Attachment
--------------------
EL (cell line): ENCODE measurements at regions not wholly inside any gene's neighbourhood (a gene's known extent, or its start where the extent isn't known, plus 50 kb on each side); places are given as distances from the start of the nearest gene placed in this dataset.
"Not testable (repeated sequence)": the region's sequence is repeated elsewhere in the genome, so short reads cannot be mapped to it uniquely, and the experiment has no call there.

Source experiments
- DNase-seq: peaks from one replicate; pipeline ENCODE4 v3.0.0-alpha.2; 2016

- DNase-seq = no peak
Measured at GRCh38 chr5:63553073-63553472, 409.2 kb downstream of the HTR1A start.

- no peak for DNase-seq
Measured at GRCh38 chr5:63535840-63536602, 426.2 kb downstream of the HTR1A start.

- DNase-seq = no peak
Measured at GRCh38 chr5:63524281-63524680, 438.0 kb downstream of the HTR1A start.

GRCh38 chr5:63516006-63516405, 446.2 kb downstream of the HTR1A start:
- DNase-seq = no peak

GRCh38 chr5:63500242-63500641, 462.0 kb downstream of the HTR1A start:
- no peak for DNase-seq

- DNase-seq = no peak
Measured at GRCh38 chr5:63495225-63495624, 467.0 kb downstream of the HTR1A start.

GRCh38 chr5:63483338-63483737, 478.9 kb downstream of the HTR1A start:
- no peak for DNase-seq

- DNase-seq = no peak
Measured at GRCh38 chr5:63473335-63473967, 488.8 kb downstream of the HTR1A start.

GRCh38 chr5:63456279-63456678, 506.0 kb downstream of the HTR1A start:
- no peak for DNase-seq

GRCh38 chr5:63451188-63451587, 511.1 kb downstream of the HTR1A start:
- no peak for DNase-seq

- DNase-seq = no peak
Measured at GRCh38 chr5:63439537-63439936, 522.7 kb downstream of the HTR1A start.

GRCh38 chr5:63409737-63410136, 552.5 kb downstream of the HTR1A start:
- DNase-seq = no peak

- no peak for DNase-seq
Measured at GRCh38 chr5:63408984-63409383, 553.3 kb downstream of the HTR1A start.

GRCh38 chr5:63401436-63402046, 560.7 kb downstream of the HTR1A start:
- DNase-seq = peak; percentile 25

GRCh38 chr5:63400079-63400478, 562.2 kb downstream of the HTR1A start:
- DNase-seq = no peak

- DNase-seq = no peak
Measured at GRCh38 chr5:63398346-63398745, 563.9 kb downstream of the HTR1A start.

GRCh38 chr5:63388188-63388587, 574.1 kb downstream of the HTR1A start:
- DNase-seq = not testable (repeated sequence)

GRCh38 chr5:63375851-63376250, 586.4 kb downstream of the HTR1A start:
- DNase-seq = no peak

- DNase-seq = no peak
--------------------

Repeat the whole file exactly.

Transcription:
EL (cell line): ENCODE measurements at regions not wholly inside any gene's neighbourhood (a gene's known extent, or its start where the extent isn't known, plus 50 kb on each side); places are given as distances from the start of the nearest gene placed in this dataset.
"Not testable (repeated sequence)": the region's sequence is repeated elsewhere in the genome, so short reads cannot be mapped to it uniquely, and the experiment has no call there.

Source experiments
- DNase-seq: peaks from one replicate; pipeline ENCODE4 v3.0.0-alpha.2; 2016

- DNase-seq = no peak
Measured at GRCh38 chr5:63553073-63553472, 409.2 kb downstream of the HTR1A start.

- no peak for DNase-seq
Measured at GRCh38 chr5:63535840-63536602, 426.2 kb downstream of the HTR1A start.

- DNase-seq = no peak
Measured at GRCh38 chr5:63524281-63524680, 438.0 kb downstream of the HTR1A start.

GRCh38 chr5:63516006-63516405, 446.2 kb downstream of the HTR1A start:
- DNase-seq = no peak

GRCh38 chr5:63500242-63500641, 462.0 kb downstream of the HTR1A start:
- no peak for DNase-seq

- DNase-seq = no peak
Measured at GRCh38 chr5:63495225-63495624, 467.0 kb downstream of the HTR1A start.

GRCh38 chr5:63483338-63483737, 478.9 kb downstream of the HTR1A start:
- no peak for DNase-seq

- DNase-seq = no peak
Measured at GRCh38 chr5:63473335-63473967, 488.8 kb downstream of the HTR1A start.

GRCh38 chr5:63456279-63456678, 506.0 kb downstream of the HTR1A start:
- no peak for DNase-seq

GRCh38 chr5:63451188-63451587, 511.1 kb downstream of the HTR1A start:
- no peak for DNase-seq

- DNase-seq = no peak
Measured at GRCh38 chr5:63439537-63439936, 522.7 kb downstream of the HTR1A start.

GRCh38 chr5:63409737-63410136, 552.5 kb downstream of the HTR1A start:
- DNase-seq = no peak

- no peak for DNase-seq
Measured at GRCh38 chr5:63408984-63409383, 553.3 kb downstream of the HTR1A start.

GRCh38 chr5:63401436-63402046, 560.7 kb downstream of the HTR1A start:
- DNase-seq = peak; percentile 25

GRCh38 chr5:63400079-63400478, 562.2 kb downstream of the HTR1A start:
- DNase-seq = no peak

- DNase-seq = no peak
Measured at GRCh38 chr5:63398346-63398745, 563.9 kb downstream of the HTR1A start.

GRCh38 chr5:63388188-63388587, 574.1 kb downstream of the HTR1A start:
- DNase-seq = not testable (repeated sequence)

GRCh38 chr5:63375851-63376250, 586.4 kb downstream of the HTR1A start:
- DNase-seq = no peak

- DNase-seq = no peak